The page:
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There is something very strange going on here, if time up the cam with 0.032" lift on #1 inlet valve and set the crank to TDC fit the chain, if I then turn the cam to full lift and check the position of the crank its 10 degrees out.

If I check then the opening of the #1 inlet valve with the 0.014" tappet clearance,  as stated in the timing sheet, with the push rod just tight,  it is at least 10 degrees retarded, and not opening at 28 degrees as detailed.

If I also set the cam to full lift and check the crank position its 10 degrees retarded

Am I doing something wrong, or I'm beginning to think that the spec sheet is not what the cam is ground too perhaps?

Any suggestions as to what I'm doing wrong, I would be very great full, I'm beginning to think there must be something adrift or I'm bats!!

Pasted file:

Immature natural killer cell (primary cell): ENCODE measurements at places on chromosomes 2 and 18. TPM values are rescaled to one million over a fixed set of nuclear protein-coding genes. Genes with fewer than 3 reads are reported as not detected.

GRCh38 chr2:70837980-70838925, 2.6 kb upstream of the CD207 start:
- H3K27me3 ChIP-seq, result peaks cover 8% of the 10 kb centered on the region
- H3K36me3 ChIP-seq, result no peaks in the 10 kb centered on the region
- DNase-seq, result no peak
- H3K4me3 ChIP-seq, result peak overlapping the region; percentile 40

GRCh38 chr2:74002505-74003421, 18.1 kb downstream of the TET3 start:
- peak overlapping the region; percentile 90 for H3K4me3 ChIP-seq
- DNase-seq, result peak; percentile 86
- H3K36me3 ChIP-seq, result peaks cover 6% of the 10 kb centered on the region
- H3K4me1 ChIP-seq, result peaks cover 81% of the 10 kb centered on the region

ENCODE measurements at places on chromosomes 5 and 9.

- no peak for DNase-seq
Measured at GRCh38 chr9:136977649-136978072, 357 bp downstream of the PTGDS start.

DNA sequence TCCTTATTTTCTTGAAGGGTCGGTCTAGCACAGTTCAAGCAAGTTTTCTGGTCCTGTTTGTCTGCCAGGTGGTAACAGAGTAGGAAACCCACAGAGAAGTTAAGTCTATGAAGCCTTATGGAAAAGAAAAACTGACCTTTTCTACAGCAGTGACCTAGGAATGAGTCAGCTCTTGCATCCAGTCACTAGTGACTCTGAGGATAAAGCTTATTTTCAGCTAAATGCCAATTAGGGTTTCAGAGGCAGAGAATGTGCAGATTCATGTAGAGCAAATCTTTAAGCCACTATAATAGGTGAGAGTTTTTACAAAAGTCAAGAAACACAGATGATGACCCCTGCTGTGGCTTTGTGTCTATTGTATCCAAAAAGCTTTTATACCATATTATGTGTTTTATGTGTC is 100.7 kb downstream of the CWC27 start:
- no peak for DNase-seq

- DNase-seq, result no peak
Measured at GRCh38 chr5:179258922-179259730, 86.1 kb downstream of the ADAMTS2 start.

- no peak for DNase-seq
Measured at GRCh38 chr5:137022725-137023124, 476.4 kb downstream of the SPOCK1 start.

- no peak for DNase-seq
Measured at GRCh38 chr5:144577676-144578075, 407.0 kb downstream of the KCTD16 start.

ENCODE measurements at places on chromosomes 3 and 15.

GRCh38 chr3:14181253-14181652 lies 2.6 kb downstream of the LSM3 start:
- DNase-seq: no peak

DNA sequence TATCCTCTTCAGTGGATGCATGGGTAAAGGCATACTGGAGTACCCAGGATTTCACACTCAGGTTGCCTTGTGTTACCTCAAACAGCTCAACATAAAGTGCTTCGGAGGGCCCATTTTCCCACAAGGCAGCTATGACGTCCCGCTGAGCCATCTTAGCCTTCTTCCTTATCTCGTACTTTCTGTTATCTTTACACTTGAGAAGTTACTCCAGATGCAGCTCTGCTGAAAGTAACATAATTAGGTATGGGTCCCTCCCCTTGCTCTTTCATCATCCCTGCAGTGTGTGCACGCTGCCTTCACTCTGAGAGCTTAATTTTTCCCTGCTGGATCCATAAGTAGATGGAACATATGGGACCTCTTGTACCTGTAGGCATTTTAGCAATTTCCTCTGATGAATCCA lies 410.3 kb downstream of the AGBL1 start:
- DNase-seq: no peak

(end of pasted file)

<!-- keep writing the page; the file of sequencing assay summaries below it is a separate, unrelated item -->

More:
John

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John, I can only speak for the Fulllift Method. How did you locate the cam in its Fulllift position? You need a dial gauge on the cam follower, timing disc and approach the cam from both lobe sides. Are you sure you have Fulllift position? After Fulllift you turn your crank to 110 degrees. Now hang up the chain und turn around 2 times. Measure Fulllift again and check whether you are within the 110 degrees with a maximum offset of 2 degrees.

If you have done all this, and there is still a retard.....your cam may not be to spec....is it a used cam? new from known suppliers?

Jochem